MMI 301: Lecture 23: Borrelia and Treponema

  1. Borrelia Morphology
    • Gram -    -Stain poorly
    •    -Use Giemsa or Wright
    • Visible under bright-field
  2. Borrelia Motility
    Motile, endoflagellar structure in periplasm.
  3. Borrelia species
    • recurrentis: blood
    • burgdoferi: rarely visualized in clinical specimens.
  4. Growing Borrelia
    • -Grow Slowly
    • -Require complex media
    • -Microaerophilic conditions
    • -Optimal growth at 30 degrees
  5. How does Borrelia achieve motility?
    Periplasmic endoflagella move in helical waves
  6. Relapsing fever
    • Caused by Borrelia
    • Arthropod vector required
    •      -recurrentis carried by louse, epidemic (more dangerous, humans only reservoir)
    •      -hermsii carried by tick, endemic (less severe, animal reservoirs)
    • -Results in bacteremia, one week after bite, fever, headaches, last 3-7 days
    • -Can have several relapses
    •      -VMP (variable major protein) undergoes anti-genic change, body must make new antigens, causing bouts of the disease
  7. Lyme disease caused by:
    Borrelia burgdorferi
  8. Lyme disease
    • burgdorferi
    • Identified in 1981
    • Endemic to many parts of Wisconsin
    • One of most common arthropod diseases
  9. Epidemiology of Lyme disease
    • Transmitted to human by tick bite
    •      -Ixodes scapularis most common in wisco
    • Nymph and young responsible for most disease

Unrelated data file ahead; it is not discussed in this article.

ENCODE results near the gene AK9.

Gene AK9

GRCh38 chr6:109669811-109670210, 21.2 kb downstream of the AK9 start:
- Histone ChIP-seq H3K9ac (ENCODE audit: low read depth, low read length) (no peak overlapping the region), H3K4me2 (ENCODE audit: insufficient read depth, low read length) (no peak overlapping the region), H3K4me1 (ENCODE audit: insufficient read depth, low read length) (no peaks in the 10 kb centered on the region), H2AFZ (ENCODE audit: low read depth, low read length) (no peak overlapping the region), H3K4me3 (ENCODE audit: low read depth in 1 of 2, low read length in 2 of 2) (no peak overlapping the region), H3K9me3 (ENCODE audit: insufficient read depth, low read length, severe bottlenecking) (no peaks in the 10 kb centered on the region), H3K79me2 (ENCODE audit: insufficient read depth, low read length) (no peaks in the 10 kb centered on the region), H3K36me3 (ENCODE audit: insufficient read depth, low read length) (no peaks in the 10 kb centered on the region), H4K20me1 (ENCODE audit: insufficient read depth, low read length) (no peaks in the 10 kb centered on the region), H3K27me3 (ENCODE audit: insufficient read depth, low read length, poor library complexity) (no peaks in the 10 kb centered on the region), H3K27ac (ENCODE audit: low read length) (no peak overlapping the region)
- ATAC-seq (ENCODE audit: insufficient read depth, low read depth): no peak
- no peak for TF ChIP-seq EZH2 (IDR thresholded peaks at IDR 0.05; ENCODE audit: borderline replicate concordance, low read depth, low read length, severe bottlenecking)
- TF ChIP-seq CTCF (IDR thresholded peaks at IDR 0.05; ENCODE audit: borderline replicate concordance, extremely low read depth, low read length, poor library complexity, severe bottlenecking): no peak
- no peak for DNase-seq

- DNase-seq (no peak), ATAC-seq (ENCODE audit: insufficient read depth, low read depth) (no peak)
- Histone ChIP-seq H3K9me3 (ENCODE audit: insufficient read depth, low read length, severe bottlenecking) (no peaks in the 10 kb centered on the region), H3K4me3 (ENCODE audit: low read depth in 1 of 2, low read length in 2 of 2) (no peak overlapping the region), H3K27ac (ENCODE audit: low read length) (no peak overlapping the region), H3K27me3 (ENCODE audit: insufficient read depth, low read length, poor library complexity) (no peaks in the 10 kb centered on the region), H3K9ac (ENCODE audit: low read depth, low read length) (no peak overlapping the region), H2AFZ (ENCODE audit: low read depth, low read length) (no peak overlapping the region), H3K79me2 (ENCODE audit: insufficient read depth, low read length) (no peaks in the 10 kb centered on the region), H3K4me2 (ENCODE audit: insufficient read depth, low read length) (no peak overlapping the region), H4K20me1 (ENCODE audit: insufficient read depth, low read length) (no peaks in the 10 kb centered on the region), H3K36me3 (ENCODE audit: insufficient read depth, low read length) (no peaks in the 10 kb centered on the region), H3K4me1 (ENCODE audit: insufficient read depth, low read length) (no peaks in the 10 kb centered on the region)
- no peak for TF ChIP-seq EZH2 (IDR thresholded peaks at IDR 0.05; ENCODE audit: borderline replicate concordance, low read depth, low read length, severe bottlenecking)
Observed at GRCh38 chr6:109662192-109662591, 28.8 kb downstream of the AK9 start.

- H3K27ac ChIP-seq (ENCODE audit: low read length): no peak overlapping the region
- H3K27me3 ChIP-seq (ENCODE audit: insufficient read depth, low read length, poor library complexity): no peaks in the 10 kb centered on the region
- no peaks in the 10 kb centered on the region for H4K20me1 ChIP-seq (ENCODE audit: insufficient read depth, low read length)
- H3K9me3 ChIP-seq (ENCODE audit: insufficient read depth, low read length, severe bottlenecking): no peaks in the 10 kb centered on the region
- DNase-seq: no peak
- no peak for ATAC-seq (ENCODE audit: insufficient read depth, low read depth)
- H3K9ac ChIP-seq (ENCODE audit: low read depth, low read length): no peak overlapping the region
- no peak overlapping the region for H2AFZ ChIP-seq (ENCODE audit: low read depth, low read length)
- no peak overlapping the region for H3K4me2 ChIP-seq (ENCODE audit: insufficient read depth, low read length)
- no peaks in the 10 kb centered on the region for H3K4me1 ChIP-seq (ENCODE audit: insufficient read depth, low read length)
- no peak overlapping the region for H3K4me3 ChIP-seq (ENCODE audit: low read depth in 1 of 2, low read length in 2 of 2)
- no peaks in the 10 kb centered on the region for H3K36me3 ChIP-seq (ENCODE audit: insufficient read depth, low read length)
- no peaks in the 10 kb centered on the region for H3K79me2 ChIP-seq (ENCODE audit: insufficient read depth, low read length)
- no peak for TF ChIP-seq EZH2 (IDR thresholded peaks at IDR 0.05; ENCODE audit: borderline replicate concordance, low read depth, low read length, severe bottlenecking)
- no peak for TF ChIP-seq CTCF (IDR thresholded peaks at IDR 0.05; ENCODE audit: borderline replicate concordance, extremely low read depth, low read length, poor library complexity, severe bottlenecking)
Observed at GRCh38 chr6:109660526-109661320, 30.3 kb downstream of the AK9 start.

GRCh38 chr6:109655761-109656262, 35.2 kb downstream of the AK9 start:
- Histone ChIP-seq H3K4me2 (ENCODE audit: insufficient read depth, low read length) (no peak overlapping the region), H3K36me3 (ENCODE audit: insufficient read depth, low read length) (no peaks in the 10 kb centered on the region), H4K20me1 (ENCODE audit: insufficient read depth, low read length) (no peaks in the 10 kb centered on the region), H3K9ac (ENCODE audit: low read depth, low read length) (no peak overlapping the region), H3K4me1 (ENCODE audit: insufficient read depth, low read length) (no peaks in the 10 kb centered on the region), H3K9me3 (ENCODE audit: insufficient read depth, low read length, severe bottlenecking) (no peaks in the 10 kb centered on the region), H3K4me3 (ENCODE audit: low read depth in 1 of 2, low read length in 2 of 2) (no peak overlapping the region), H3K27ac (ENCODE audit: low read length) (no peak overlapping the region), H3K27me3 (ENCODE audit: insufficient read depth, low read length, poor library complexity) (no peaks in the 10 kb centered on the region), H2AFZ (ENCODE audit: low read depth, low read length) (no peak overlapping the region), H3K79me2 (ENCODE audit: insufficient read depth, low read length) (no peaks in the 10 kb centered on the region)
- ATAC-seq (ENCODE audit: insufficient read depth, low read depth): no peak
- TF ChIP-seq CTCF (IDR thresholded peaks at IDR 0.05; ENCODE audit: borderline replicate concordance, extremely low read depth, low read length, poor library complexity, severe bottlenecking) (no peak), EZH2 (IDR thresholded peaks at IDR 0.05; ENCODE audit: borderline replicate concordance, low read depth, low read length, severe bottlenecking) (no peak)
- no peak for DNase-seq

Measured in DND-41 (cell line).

• Natural reservoirs: white-tail, field mouse, other mammals
  10. Tick life cycle
    • Born in summer to larvae
    • Dormant nymph through fall-spring
    • Become adults over summer, lay eggs in fall which become larvae next summer
    • -See most disease from them in spring/early summer
  11. Structure of Borrelia
    • Spirochete
    •     -Can be seen under bright-field, with Giesma/Wright
    •      -burgdoferi rarely seen in clinical specimens
  12. Genetics of Borrdelia
    • Linear chromosomes and plasmids
    • Major outer membrane proteins (Osp's) encoded by unusual linear plasmids
    • High rate of recombination leading to antigenic variation
    • No relapse- Osp variation has no effect on pathogenesis
  13. Membrane structure of Borrelia
    • Similar to other Gram -, but:
    • -No LPS in outer membrane
    • -Produce large # lipoproteins, many in OM-Osps (outer surface proteins)
    • -Have endo-periplasmic flagella (EF)
  14. Antigenic Variation of burgdorferi
    • Linear plasmid encodes variable lipoprotein VlsE
    • Plasmid contains one full vlsE gene and 16 partial copies
    • Partial copys can be put into full gene with recombinants
    • 16 flavors of LP allow avoidance of immune system
  15. Stages of Lyme disease
    • Stage 1: Erythema migrans (bulls eye rash) 3-30 days after infec, fever, headache, malaise, chills, muscle pain, stuff neck
    • Stage 2: Occurs in only 10-20%, secondary lesions, arthritis, Bell's palsy, neurological and cardiac symptoms.
    • Stage 3: Neuro/Cardio symp, arthritis resolves, 10% sever destructive arthritis, immune over-response the cause at this point.
  16. Diagnosis and Treatment of Lyme
    • Easily diagnosed, bull's eye rash/bite
    • Not seen in blood/tissues